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Cyprus authorities said to believe Iran not behind plot to kill Israelis

Local media outlet reports the alleged hired killer wanted to target Teddy Sagi’s employees, not the Israeli billionaire himself

A Greek police officer, foreground, stands guard as UN peacekeepers block the  closed crossing point in the divided capital of Nicosia, Cyprus, March 9, 2020.  (AP Photo/Petros Karadjias)
A Greek police officer, foreground, stands guard as UN peacekeepers block the closed crossing point in the divided capital of Nicosia, Cyprus, March 9, 2020. (AP Photo/Petros Karadjias)

Cypriot authorities believe Iran is not behind a plot to assassinate one or more Israeli businesspeople in Cyprus, despite Jerusalem’s adamant accusations of a planned terror attack, local media reported Wednesday.

Authorities are also said to be convinced the would-be hitman’s target in the plot was not the Israeli billionaire Teddy Sagi, but other members of his company, the Philenews site reported.

Sagi had told Channel 12 news on Monday evening that he was never tipped off or warned and decided to leave Cyprus for unrelated reasons. “The headlines sounded very scary, but it had nothing to do with me,” he said. “I didn’t receive any notification to leave.”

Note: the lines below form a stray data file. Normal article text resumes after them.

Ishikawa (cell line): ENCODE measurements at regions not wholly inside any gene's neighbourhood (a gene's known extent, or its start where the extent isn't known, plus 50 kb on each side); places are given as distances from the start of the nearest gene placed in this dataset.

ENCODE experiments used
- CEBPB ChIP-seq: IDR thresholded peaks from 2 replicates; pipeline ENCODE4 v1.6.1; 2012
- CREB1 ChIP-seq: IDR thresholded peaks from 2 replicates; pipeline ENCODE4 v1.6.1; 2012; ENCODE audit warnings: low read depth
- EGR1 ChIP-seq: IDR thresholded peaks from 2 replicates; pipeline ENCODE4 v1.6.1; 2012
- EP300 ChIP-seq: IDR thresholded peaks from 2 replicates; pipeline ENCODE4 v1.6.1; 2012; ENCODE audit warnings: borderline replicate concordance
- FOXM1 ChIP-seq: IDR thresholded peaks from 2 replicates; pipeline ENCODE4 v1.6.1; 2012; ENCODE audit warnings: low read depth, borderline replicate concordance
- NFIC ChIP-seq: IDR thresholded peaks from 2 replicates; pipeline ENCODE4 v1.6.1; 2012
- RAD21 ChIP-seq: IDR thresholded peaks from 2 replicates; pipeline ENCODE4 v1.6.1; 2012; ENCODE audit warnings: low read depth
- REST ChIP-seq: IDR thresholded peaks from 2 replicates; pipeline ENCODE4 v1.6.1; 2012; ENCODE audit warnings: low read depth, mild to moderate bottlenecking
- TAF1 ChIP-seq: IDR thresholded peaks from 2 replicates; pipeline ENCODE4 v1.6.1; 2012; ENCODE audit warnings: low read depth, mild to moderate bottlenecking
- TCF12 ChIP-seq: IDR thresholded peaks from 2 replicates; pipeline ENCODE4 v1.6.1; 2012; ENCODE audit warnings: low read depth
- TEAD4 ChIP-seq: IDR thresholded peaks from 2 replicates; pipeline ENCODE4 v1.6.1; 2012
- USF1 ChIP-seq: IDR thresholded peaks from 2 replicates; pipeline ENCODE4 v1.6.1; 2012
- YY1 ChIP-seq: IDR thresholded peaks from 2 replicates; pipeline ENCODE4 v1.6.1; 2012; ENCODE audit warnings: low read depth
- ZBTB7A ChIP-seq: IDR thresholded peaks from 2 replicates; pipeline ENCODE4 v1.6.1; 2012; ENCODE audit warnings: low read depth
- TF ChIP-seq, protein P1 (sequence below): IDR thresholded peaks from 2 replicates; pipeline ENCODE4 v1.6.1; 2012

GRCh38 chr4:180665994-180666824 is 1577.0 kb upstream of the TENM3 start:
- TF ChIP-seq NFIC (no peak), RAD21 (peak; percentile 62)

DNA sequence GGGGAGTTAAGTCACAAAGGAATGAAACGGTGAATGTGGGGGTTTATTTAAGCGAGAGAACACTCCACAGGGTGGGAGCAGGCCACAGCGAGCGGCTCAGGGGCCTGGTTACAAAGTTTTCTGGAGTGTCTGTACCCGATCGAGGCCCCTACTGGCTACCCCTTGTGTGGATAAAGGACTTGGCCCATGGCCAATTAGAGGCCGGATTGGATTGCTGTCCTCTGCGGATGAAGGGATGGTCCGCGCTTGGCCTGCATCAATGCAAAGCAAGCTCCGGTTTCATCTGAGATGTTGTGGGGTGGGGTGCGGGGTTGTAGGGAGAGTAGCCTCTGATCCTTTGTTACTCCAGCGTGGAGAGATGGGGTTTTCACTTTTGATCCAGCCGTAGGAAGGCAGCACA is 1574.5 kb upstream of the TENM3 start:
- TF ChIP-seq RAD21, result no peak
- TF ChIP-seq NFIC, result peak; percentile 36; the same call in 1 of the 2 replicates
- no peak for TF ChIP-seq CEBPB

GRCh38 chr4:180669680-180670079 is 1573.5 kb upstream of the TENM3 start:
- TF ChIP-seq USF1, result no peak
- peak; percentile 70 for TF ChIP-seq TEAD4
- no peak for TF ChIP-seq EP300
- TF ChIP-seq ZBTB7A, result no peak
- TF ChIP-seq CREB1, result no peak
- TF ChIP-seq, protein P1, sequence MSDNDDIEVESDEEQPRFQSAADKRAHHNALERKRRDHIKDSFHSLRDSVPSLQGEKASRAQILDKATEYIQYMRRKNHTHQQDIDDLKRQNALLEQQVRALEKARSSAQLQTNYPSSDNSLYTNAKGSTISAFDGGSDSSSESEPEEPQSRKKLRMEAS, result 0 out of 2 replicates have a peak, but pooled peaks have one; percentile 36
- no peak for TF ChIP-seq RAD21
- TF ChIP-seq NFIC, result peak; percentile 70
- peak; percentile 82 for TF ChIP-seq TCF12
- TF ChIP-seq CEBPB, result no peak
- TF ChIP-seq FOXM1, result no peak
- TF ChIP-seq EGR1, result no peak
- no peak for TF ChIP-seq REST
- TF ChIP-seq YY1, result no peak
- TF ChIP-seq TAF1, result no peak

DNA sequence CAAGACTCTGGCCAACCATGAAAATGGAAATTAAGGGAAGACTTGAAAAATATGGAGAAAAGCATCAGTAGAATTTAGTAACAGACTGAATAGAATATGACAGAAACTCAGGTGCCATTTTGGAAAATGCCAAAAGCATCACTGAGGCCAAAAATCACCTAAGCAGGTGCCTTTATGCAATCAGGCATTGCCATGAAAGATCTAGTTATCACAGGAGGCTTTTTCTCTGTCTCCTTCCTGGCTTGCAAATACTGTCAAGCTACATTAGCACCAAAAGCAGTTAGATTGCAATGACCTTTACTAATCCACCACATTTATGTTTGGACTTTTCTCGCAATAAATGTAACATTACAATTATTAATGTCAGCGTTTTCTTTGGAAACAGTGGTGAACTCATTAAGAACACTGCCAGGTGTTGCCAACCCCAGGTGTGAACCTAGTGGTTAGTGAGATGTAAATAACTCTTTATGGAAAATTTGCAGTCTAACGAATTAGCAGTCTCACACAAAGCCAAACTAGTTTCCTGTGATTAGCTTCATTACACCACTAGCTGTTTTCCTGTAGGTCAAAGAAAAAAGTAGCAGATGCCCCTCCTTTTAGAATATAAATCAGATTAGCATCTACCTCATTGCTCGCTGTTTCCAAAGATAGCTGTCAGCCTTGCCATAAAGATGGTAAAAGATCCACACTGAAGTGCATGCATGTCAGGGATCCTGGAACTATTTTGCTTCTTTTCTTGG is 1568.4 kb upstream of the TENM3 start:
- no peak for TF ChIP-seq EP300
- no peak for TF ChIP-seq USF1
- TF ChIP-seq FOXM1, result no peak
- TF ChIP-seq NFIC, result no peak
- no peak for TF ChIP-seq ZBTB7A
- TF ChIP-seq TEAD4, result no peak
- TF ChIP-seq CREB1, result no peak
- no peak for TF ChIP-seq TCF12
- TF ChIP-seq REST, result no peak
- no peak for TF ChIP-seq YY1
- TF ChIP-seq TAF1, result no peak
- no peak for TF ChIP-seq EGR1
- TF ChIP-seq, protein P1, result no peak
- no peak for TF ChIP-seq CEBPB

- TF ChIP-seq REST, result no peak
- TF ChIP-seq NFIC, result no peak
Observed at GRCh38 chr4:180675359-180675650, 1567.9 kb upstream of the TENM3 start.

Sagi is the founder of the gambling software company Playtech, which has offices in Nicosia.

Some sources had claimed that the foiled attack was an assassination attempt against Sagi linked to his business dealings. But the Israeli government on Monday blamed “Iranian terror” for last week’s planned attack, and said Sagi was targeted only because he was an Israeli businessman.

The alleged hired killer of Azerbaijani origin, who arrived in Cyprus on a flight from Russia using a Russian passport, had not been cooperating with police investigators. But on Tuesday he showed them two places in Ayia Napa where he had rented cars, the report said.

Teddy Sagi. (courtesy)

Landing in Larnaca on the Cypriot southern side of the island, the suspect was said to have made his way to the city of Paralimni, near the northern, Turkish-controlled part of the island, where he rented a room and two vehicles, reports said.

Citing Cypriot police suspicions, Channel 12 news said that the suspect then traveled back to Larnaca, where he attempted to find Israeli businessmen in the Angumi business district, where most of the island’s Israelis work.

He reportedly crossed the Turkish-Cypriot border back and forth a number of times on a bike.

In Larnaca, the assassin reportedly staked out an office complex known to be the workplace of multiple Israelis. The Channel 12 report said he was caught on security cameras snooping around the neighborhood, evidence that was eventually used to apprehend him.

Days later, he was arrested in Nicosia by Cypriot police from the Anti-Terrorism Unit with a gun and silencer on him that he had obtained while in Cyprus, according to media reports.

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